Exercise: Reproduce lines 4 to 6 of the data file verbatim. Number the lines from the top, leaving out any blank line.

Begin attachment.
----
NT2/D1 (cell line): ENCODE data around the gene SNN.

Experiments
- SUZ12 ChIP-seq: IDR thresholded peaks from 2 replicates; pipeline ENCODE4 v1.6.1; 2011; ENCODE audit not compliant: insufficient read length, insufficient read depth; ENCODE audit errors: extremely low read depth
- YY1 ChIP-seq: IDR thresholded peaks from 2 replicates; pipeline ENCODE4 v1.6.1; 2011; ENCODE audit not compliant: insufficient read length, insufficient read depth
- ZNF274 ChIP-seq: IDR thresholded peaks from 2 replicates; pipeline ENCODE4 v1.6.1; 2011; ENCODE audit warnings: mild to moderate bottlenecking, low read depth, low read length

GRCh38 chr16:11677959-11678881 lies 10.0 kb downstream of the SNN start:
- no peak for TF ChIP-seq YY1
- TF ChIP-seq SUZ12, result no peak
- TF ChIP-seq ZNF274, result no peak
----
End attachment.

- YY1 ChIP-seq: IDR thresholded peaks from 2 replicates; pipeline ENCODE4 v1.6.1; 2011; ENCODE audit not compliant: insufficient read length, insufficient read depth
- ZNF274 ChIP-seq: IDR thresholded peaks from 2 replicates; pipeline ENCODE4 v1.6.1; 2011; ENCODE audit warnings: mild to moderate bottlenecking, low read depth, low read length

GRCh38 chr16:11677959-11678881 lies 10.0 kb downstream of the SNN start: